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Lord Keen QC resigns in row over Brexit bill

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Will Robert Buckland follow?

Lord Keen QC (Credit: Blackstone Chambers)

The government’s law officer for Scotland, Lord Keen QC, has stepped down in protest over Boris Johnson’s controversial Brexit legislation.

The Blackstone Chambers barrister said he had “found it increasingly difficult to reconcile” his obligations as a lawyer with provisions in the Internal Market Bill which, if passed, would give ministers powers to override parts of the 2019 withdrawal agreement.

Lord Keen had previously attempted to defend the bill, claiming Brandon Lewis, the Northern Ireland secretary, had “answered the wrong question” when he suggested in comments to MPs that the bill would break intentional law in a “specific and limited way”.

The top barrister later told the Lords that “the bill does not of itself constitute a breach of international law or of the rule of law”.

But doubling-down on his comments yesterday, Lewis told MPs at the Northern Ireland affairs committee: “I’ve spoken to Lord Keen, when he’s looked at the specific question I was asked last week. He has agreed with me that the answer I gave was correct. That answer I gave reflects the government legal advice.”

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In his resignation letter, Keen said it had been a “privilege” to serve as the government’s top adviser on Scots law but that the “government faces challenges on a number of fronts and I fear that the UKIM Bill in its present form will not make these any easier”.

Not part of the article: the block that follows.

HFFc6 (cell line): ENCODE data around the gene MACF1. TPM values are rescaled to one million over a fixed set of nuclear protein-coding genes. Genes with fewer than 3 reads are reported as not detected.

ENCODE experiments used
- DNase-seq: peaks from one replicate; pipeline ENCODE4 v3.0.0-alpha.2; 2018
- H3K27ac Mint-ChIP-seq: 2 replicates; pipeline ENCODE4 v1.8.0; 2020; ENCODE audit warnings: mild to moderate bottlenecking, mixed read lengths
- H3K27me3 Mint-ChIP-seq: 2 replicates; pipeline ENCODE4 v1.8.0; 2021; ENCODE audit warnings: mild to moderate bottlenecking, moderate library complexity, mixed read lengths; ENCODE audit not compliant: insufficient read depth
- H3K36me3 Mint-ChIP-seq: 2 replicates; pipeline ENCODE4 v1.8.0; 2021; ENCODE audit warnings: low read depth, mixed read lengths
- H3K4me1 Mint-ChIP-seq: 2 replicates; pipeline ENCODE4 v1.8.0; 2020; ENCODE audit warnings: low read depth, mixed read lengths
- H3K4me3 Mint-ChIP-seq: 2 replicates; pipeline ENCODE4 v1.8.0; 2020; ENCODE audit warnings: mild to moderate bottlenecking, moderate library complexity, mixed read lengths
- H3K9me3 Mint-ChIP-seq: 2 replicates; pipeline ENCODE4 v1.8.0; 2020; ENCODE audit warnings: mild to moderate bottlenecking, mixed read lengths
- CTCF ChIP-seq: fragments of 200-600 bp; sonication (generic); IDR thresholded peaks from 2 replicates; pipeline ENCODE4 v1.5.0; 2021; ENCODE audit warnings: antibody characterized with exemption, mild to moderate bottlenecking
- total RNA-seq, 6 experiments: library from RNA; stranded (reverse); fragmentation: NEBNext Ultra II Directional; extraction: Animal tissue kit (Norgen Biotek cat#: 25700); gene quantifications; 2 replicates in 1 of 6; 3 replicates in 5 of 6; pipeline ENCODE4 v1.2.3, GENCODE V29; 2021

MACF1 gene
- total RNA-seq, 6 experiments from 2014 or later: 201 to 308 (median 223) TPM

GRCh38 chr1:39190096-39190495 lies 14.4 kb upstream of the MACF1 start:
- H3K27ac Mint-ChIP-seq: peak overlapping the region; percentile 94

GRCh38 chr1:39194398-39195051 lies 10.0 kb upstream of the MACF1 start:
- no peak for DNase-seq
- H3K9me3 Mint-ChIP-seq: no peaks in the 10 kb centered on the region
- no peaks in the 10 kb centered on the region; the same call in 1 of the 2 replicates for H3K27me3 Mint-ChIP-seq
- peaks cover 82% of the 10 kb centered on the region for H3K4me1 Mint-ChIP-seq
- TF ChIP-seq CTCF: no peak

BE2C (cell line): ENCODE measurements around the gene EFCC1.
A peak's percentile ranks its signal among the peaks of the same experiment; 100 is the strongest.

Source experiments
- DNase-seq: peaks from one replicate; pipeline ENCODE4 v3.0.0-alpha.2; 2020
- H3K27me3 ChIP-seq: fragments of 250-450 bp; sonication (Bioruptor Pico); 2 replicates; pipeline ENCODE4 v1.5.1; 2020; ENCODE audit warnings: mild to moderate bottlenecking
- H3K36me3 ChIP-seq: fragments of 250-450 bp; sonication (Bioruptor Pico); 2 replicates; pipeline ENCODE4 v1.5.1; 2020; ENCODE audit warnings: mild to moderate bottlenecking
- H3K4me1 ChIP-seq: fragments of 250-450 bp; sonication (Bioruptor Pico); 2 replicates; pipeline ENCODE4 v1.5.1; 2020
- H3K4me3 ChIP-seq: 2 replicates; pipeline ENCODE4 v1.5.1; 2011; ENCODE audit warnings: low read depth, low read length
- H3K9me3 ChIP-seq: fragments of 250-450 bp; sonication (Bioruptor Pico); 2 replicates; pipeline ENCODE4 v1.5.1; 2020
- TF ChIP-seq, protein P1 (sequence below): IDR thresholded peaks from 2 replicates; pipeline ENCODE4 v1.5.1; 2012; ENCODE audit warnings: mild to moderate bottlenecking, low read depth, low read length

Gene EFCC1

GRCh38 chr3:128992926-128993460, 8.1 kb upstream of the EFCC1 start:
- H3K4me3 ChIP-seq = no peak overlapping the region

“In these circumstances I consider that it is my duty to tender my resignation from your government”, Lord Keen added.

The Guardian reports this morning that the Justice Secretary, Robert Buckland, is facing mounting pressure to follow Lord Keen and quit, rather than support the controversial bill. He previously said he would do so only if the law had been breached “in a way that cannot be fudged”.

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4 Comments

Dan

Good on him. The UKIM Bill is a madness and all that continue to support it or turn a blind eye should hopefully get what is coming to them sooner rather than later.

(9)(17)

Anonymous

It was a completely unnecessary step and clearly was intended as either a deluded negotiation tactic or a device to try to somehow blame the EU when Boris gets no deal.

(4)(4)

Dan

Agree. This government has no clue what it is doing, never has, and will look to shift the blame elsewhere when the house falls down. Disgraceful.

(3)(1)

Anon

It’s fairly clear what the intention was, if you can stand to read Dominic Cummings’ awful blog, with its 10,000 word essay blog posts.

He has always had contempt for lawyers and has the view that talk about ‘legality’, and what you can and cannot do, misses the point and gets in the way of action.

In short, he’s a frustrated little man who wants to do what he likes with no one telling him otherwise.

(12)(3)

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